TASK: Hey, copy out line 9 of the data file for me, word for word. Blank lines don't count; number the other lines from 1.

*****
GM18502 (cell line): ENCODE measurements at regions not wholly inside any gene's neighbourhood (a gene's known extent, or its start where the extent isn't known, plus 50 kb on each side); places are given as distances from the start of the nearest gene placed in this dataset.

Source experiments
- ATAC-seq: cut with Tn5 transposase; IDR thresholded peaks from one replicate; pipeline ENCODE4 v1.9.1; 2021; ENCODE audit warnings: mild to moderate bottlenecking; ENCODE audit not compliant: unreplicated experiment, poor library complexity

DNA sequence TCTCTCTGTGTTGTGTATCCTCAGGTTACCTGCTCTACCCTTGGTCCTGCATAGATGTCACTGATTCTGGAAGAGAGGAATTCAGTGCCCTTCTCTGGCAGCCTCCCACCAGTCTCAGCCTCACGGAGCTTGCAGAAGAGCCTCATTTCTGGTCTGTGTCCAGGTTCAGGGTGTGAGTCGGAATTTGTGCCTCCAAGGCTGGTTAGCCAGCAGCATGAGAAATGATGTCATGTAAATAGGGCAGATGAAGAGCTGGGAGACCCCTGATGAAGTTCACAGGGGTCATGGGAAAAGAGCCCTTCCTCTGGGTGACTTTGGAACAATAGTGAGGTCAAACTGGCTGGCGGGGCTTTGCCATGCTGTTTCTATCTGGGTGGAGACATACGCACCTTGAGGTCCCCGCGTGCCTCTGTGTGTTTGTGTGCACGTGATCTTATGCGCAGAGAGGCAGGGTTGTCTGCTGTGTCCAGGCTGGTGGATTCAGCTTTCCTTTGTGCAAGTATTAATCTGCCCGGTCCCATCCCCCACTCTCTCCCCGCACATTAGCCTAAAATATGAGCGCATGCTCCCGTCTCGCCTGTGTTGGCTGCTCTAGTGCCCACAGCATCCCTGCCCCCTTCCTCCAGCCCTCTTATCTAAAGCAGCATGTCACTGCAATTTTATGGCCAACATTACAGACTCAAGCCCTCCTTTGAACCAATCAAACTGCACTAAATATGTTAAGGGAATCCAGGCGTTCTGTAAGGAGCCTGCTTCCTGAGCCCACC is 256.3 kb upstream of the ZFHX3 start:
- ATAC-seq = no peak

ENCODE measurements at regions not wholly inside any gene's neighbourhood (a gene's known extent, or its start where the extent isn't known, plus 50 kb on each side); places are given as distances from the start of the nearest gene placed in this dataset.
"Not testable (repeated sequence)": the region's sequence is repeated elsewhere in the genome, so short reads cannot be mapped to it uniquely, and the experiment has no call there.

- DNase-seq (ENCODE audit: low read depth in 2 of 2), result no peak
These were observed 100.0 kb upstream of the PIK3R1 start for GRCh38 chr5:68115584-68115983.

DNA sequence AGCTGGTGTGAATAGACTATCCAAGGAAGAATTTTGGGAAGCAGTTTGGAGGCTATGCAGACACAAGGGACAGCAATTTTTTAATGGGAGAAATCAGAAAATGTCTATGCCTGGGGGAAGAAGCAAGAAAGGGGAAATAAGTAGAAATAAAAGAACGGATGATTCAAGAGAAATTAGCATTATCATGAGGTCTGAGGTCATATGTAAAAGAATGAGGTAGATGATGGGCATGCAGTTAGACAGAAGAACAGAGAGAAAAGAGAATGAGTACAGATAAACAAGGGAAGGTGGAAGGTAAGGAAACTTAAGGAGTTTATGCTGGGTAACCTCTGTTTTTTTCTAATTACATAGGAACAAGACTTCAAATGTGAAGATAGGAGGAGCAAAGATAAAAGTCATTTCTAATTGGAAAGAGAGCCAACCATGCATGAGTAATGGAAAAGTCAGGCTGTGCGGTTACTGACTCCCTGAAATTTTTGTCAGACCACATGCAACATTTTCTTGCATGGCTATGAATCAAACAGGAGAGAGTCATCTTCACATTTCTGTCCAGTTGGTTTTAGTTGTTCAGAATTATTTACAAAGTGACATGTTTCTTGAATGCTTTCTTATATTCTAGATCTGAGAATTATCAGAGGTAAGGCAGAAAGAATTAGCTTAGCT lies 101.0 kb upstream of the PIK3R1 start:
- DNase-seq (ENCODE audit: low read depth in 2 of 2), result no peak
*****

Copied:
These were observed 100.0 kb upstream of the PIK3R1 start for GRCh38 chr5:68115584-68115983.